When a terrorist attack is successfully carried out against American targets, belief that it could have been prevented provides its own odd sort of closure. If its success was owed to the lack of certain security measures, those tactics can presumably–at least in many cases, and within the bounds of law–be enacted. And if negligence is to blame, that makes prevention seem even simpler: pay better attention next time, and know what to look for.

But the desire to place blame for a security lapse can also lead political leaders astray, especially those who want to be seen by their constituents at home to be part of the solution. And that is the most generous explanation for the behavior of Republican Congressmen Steve King and Dana Rohrabacher in Russia this week to investigate the North Caucasus connection to the Boston Marathon bombing. But that explanation is incomplete, for King and Rohrabacher haven’t earned such generosity but instead indicated they possess a cynicism and gullibility unbecoming of their status as representatives of their fellow citizens in Washington and of the American Congress abroad.

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When a terrorist attack is successfully carried out against American targets, belief that it could have been prevented provides its own odd sort of closure. If its success was owed to the lack of certain security measures, those tactics can presumably–at least in many cases, and within the bounds of law–be enacted. And if negligence is to blame, that makes prevention seem even simpler: pay better attention next time, and know what to look for.

But the desire to place blame for a security lapse can also lead political leaders astray, especially those who want to be seen by their constituents at home to be part of the solution. And that is the most generous explanation for the behavior of Republican Congressmen Steve King and Dana Rohrabacher in Russia this week to investigate the North Caucasus connection to the Boston Marathon bombing. But that explanation is incomplete, for King and Rohrabacher haven’t earned such generosity but instead indicated they possess a cynicism and gullibility unbecoming of their status as representatives of their fellow citizens in Washington and of the American Congress abroad.

The Washington Post reports on a press conference with King and Rohrabacher in Moscow, and we can begin with the first indication that we were going to be exposed to some grade-A silliness. There was a third figure at the press conference: action-movie has-been Steven Seagal, who helped arranged the trip in part because of his friendship with Chechnya’s chief thug, Ramzan Kadyrov. The Post sets the scene:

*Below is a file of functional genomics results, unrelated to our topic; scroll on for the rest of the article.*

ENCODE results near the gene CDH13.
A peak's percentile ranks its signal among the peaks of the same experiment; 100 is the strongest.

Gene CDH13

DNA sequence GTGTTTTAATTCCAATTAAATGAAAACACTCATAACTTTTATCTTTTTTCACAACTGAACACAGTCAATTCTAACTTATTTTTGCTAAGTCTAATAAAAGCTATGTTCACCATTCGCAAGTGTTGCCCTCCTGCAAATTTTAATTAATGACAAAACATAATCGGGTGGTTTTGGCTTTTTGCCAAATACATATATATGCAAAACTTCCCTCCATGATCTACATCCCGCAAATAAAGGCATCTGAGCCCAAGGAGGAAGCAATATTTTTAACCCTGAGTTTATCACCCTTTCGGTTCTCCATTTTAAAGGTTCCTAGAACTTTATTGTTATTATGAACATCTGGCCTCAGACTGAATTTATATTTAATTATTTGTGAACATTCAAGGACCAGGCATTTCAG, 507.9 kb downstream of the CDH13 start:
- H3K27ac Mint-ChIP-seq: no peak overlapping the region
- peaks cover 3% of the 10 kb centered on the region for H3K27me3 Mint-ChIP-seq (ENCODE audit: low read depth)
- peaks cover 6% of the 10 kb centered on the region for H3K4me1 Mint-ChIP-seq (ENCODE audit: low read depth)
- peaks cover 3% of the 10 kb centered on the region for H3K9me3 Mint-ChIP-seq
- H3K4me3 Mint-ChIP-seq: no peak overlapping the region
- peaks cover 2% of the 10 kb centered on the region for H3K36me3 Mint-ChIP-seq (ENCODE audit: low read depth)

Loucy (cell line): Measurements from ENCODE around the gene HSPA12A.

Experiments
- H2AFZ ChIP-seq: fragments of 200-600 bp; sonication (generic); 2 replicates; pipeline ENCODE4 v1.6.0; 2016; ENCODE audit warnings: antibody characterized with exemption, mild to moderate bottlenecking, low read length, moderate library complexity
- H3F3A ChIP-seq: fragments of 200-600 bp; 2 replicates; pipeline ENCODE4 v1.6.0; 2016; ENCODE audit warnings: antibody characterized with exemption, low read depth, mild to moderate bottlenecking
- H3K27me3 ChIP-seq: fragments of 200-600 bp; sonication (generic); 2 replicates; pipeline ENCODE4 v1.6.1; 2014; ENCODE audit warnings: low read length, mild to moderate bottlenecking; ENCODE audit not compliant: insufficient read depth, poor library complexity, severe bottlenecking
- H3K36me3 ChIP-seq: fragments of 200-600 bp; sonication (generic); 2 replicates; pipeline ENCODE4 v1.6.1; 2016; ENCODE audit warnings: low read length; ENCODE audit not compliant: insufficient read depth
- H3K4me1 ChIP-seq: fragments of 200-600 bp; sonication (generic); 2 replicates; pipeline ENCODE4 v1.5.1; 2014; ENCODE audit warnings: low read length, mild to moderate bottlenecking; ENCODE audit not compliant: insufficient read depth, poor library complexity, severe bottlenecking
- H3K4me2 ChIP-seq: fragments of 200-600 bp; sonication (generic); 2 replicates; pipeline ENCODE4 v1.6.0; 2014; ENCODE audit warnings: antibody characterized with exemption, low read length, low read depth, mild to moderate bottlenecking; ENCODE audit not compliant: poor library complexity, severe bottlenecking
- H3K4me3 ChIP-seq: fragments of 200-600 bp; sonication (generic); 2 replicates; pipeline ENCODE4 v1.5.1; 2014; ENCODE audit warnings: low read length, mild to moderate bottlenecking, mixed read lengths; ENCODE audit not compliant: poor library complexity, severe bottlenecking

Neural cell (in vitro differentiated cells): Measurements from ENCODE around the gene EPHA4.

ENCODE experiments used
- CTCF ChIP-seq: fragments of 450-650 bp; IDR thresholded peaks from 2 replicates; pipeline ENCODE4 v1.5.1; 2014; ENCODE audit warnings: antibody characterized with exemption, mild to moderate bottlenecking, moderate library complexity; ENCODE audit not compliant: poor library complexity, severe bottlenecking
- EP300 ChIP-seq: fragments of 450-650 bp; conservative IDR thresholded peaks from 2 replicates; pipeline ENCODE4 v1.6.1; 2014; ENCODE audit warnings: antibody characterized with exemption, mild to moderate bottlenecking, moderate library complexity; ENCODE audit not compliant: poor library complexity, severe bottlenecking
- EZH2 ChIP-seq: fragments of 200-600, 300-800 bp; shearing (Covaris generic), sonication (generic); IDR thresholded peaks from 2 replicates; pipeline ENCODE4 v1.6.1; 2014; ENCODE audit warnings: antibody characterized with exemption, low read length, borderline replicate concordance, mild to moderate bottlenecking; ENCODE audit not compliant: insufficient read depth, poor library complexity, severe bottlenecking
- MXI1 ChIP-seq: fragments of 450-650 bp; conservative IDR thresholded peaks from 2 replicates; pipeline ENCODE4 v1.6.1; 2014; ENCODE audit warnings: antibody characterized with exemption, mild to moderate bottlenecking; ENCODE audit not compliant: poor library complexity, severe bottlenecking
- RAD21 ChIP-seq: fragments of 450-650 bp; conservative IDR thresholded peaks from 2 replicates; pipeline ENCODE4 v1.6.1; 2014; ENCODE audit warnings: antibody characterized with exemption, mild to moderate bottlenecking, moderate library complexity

The congressman repeatedly thanked Seagal, who took credit for arranging the congressmen’s meeting at the FSB, and said it helped avoid the experience of past foreign trips when all of the meetings had been arranged by the U.S. Embassy.

“You know what we got? We got the State Department controlling all the information that we heard,” Rohrabacher said. “You think that’s good for democracy? No way!”

So here you have a self-proclaimed advocate of human rights in the U.S. Congress unfavorably comparing a trip organized by the U.S. State Department to a visit with the FSB arranged by an apologist for a brutal autocrat. The State Department has its faults, to be sure, but if it’s the free flow of information you’re interested in, Ramzan Kadyrov is not your first call.

But that, unfortunately, wasn’t the worst of what the leaders of this bipartisan delegation had to say. The Post continues:

But Rohrabacher, who chairs the U.S. Foreign Affairs’ Subcommittee on Europe, Eurasia and Emerging Threats, said the United States should be more understanding of the threats facing Kadyrov and Putin.

“If you are in the middle of an insurrection with Chechnya, and hundreds of people are being killed and there are terrorist actions taking place and kids are being blown up in schools, yeah, guess what, there are people who overstep the bounds of legality,” he said.

While the rule of law is important, Rohrabacher added, “We shouldn’t be describing people who are under this type of threat, we shouldn’t be describing them as if they are Adolf Hitler or they’re back to the old Communism days.”

Well yes, it’s true that Vladimir Putin is not Adolf Hitler. (Congratulations Volodya!) And perhaps Rohrabacher didn’t quite match Henry Wallace’s famous 1944 description of the Magadan gulag as a “combination TVA and Hudson’s Bay Company.” And it’s also true that Islamist terrorists tied to the Caucasus Emirate are conducting an insurgency that doesn’t lack for bloodlust and cruelty. But first of all, it’s obviously bad form for Rohrabacher to make excuses for the other side’s own excesses.

And more importantly, the brutality employed by Putin and Kadyrov in the Caucasus is not a case of random “people who overstep the bounds of legality” in the fog of war. It is a strategy of mass violence employed by the state that goes beyond any semblance of the laws of war. And what about the harassment of aid workers and the murder of journalists? Does the congressman consider Anna Politkovskaya to be collateral damage?